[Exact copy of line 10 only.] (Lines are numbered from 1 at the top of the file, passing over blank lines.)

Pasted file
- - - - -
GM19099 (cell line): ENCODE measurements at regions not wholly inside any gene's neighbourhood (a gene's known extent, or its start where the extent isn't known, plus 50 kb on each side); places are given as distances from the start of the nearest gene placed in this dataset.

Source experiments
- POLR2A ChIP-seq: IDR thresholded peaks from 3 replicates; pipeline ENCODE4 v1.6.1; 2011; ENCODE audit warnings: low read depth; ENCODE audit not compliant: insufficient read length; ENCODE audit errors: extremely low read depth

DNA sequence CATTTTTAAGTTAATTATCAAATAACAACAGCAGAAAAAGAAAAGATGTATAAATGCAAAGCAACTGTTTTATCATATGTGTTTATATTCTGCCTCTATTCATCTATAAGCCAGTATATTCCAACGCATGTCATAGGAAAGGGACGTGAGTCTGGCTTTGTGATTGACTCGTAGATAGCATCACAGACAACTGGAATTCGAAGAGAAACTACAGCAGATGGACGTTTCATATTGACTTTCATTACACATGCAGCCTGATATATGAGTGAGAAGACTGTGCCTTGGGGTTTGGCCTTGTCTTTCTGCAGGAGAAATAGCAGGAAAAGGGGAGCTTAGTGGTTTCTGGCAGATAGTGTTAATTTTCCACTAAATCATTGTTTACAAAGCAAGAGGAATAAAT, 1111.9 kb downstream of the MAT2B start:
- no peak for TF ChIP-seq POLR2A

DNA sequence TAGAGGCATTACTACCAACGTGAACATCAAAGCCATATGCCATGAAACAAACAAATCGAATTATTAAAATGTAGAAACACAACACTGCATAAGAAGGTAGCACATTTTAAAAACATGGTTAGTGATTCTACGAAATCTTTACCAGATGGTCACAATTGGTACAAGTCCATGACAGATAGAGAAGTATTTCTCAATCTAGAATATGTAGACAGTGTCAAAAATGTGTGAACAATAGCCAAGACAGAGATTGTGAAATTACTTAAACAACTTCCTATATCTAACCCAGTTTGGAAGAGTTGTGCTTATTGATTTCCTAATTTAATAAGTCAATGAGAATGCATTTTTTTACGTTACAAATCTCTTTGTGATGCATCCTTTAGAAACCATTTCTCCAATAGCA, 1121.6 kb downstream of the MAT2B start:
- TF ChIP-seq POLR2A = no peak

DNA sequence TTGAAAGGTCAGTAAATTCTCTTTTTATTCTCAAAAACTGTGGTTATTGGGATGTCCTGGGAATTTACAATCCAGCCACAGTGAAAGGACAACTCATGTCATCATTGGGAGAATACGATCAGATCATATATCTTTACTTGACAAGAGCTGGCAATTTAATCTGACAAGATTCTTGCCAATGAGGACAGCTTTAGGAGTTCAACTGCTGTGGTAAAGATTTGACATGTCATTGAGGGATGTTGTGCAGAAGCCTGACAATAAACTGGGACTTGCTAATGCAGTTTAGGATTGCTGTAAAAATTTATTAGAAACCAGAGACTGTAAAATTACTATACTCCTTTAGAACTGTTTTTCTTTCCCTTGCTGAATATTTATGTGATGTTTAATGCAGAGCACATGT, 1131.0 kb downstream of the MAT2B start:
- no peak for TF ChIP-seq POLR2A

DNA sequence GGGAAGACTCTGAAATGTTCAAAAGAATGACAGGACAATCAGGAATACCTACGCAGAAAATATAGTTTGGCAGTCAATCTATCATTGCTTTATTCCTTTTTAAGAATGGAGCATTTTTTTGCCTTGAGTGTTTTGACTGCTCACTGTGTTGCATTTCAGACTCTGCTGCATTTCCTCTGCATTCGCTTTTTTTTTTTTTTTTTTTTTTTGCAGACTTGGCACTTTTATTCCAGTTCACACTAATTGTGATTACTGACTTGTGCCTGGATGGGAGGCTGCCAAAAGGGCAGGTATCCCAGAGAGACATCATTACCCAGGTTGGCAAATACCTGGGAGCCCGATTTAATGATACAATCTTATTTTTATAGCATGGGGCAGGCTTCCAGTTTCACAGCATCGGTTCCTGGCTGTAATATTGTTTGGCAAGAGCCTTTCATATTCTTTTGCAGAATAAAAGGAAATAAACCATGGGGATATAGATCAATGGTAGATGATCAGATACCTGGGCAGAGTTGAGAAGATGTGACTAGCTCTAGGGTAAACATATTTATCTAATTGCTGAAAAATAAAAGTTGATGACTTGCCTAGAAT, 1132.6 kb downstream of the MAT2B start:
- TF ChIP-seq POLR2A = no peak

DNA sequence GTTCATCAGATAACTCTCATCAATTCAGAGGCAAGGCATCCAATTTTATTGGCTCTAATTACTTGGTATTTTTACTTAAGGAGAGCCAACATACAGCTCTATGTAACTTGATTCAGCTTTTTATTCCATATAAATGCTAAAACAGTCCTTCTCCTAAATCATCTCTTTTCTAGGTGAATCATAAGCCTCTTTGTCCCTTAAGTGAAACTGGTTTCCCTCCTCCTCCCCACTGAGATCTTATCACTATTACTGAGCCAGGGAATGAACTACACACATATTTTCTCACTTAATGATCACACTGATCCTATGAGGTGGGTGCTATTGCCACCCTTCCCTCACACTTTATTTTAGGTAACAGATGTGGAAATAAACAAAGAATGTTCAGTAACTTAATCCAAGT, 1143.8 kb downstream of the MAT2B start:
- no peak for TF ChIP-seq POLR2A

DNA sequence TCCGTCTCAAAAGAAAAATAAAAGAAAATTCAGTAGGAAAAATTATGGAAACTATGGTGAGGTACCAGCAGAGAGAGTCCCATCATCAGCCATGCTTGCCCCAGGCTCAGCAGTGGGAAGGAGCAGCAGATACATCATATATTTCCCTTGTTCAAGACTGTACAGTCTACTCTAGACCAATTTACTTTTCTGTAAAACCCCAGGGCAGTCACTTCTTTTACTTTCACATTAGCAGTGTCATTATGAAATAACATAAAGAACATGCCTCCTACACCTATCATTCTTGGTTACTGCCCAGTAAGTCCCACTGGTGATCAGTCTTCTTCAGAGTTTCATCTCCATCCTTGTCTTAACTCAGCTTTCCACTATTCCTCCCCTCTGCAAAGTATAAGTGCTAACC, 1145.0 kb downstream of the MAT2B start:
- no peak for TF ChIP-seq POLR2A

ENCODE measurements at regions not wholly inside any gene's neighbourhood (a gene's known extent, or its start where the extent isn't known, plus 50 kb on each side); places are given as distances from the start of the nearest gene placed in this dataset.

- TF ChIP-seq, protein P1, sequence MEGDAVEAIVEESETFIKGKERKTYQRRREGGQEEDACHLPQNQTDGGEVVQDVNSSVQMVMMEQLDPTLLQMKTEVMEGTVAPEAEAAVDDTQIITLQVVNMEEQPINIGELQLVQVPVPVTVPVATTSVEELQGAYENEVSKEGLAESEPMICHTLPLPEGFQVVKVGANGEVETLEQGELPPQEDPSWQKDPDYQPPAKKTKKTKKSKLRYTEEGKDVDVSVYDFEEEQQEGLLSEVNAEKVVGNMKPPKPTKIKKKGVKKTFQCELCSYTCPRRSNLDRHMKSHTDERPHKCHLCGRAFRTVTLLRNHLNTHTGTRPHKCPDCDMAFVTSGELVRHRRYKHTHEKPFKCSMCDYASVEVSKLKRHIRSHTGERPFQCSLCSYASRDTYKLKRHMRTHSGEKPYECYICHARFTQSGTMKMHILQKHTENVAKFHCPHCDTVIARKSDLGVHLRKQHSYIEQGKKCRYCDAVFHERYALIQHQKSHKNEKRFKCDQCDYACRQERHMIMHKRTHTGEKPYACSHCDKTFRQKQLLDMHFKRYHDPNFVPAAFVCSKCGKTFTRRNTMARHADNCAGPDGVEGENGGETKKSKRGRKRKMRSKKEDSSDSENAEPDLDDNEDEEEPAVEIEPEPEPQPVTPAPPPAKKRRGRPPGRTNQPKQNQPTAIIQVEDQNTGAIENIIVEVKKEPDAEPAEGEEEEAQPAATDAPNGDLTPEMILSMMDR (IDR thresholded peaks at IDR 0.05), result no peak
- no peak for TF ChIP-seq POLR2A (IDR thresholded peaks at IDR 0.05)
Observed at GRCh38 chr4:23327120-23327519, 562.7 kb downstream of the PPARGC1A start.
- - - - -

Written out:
DNA sequence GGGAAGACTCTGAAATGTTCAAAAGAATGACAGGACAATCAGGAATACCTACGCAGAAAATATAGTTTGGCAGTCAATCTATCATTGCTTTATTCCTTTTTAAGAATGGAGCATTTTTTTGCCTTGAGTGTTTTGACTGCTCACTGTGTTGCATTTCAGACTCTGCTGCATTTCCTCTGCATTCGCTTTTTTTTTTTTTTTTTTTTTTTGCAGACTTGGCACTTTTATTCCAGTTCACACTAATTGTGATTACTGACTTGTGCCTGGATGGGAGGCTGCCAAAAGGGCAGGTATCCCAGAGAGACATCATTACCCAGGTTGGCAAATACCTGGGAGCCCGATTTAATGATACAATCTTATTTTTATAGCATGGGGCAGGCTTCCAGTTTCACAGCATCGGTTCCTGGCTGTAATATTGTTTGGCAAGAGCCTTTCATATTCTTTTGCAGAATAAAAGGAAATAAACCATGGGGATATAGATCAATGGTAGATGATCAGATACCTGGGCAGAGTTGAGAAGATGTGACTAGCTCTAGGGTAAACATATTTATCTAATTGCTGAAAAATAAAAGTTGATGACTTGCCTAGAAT, 1132.6 kb downstream of the MAT2B start: